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former, he may be said to have surrendered France to the Autocrat It was not the loss of her colonial possessions that reduced France to the station of a secondary power, but this timid and disastrous policy on the part of the French ministry. Had they taken their stand on that occasion, and declared that no foreign government whatever should interpose in the affairs of Spain, what a point of support would not the liberty of Europe now have possessed against the designs of universal domination which Russia scarcely affects to conceal !

The opposition of England to the invasion of Spain commenced, and her subsequent recognition of the Spanish American States completed, her separation from the Holy Alliance. She was destined thenceforth to move, as Mr. Canning more than once expressed it, in an orbit of her own; and whatever vacillation may be perceptible in the councils of our present ministers, it cannot be doubted that her true policy is to be found in that orbit, and no other. We do not therefore understand the point of our author's assertion, that the recognition of South America was to England 'almost equivalent in its consequences to a geographical removal from one quarter of the globe to the other. Distrusted by the continental powers, as a false friend, and deserter of the common cause; banished from their markets, excluded from their councils, and an alien from their principles, Great Britain seems to have lost her hold on the other world in which she is situated, and to have become an American rather than a European state.' We have no objection to the cultivation of the warmest feelings on both sides between America and England; on the contrary, we are confident that the true interests of both countries require that amity the most cordial and unreserved should subsist for ever between them. But England wants no geographical removal, nor any thing equivalent to it, we trust, in order to be enabled to preserve her independence, and to pursue her own policy. If she be but thoroughly English, that is to say, true to her own glory, and to the spirit that first raised her from being a petty island to be the mistress of the seas, the geographical position which she now holds is the very one that is best suited to her wishes. But if she much longer continue to permit her influence to be trampled under foot by Russia, and to be scorned even by the contemptible usurper of Portugal, the sooner she is sunk in the sea, the better for her memory.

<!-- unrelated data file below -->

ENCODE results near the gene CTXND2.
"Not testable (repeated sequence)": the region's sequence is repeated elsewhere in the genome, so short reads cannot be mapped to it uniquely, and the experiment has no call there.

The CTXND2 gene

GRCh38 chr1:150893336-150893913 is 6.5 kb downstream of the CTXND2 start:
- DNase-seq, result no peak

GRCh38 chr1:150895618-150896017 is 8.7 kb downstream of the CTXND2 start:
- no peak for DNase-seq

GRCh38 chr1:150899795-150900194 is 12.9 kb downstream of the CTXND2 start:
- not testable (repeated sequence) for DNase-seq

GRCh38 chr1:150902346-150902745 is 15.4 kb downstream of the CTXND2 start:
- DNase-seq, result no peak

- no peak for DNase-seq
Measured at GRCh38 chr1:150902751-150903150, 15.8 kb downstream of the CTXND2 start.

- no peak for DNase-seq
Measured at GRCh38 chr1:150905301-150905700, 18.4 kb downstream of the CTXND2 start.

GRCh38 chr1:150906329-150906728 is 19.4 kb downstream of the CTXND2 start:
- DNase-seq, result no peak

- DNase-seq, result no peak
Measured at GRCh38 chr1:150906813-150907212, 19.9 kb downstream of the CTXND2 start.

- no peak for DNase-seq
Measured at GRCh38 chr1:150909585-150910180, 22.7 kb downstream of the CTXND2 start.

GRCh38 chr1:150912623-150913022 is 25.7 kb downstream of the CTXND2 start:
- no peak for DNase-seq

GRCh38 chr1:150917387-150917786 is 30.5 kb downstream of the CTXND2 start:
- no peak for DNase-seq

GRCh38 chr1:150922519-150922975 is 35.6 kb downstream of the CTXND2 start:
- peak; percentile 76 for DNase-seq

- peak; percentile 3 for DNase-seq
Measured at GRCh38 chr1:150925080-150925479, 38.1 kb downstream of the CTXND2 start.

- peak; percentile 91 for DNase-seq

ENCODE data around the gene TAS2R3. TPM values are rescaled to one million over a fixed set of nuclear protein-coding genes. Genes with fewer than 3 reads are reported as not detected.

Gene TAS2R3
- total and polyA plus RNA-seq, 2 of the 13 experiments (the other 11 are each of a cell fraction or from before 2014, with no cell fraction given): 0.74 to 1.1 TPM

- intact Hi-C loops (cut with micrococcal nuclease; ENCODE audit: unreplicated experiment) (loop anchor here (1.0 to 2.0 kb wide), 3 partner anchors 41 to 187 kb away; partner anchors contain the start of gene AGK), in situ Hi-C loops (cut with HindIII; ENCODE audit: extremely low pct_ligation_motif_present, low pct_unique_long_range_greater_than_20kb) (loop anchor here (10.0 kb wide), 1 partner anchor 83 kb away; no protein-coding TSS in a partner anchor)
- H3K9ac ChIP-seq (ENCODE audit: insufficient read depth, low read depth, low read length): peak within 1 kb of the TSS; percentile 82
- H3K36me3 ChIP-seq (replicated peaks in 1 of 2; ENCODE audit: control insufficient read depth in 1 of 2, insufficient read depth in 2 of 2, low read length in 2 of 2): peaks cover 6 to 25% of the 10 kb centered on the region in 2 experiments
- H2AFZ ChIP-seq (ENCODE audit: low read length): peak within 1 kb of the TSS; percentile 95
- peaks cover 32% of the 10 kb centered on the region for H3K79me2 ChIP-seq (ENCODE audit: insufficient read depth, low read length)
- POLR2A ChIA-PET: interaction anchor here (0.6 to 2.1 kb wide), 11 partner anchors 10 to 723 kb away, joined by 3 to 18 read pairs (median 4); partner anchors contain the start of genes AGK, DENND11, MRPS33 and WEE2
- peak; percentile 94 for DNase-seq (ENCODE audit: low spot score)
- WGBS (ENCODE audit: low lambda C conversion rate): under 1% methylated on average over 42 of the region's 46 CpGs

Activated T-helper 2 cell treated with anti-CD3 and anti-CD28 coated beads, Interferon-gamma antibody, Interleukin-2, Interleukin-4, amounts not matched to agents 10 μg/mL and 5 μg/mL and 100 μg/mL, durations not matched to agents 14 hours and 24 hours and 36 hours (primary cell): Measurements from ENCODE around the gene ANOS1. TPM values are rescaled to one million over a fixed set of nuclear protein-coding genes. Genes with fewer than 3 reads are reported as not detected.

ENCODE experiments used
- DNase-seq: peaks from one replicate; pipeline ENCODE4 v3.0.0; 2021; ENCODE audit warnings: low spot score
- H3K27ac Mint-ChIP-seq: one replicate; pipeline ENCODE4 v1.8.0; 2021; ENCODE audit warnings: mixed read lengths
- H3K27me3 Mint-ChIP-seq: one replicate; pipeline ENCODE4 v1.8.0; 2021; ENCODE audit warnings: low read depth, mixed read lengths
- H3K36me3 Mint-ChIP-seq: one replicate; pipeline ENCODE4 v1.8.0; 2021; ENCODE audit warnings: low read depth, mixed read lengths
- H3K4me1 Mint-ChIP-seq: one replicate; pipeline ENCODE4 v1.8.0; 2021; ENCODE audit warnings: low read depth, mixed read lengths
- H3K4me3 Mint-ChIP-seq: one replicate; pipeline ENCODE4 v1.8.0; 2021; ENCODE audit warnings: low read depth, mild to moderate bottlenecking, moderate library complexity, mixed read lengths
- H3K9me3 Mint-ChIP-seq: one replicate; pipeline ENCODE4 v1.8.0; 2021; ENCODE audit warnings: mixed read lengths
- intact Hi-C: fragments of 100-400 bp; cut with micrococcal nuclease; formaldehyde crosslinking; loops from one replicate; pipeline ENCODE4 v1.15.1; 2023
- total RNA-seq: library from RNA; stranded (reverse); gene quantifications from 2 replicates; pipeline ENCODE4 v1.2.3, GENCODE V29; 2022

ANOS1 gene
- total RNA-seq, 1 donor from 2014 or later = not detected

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The death of the late Emperor Alexander, is another fact that has occurred within the last five years, upon which the author makes some just reflections. It is evident that that monarch was a great favourite with him. He calls the Autocrat the Titus of the age, and the delight of the human race.' 'He felt a real sympathy in the fortunes and concerns of other men, and was fond of mingling with them on equal terms. I have seen him repeatedly in the streets of St. Petersburgh, walking unattended, by the hour

together, and conversing familiarly with persons of all classes, whom he happened to meet.' Had the author deferred closing this chapter until he had learned that the troops which Alexander had so long detained behind the Pruth, were now actually investing Shumla, and on their march to Constantinople, he would probably have devoted a considerable portion of it to the policy of the new Emperor. He concludes with the following grandiloquent

observations :—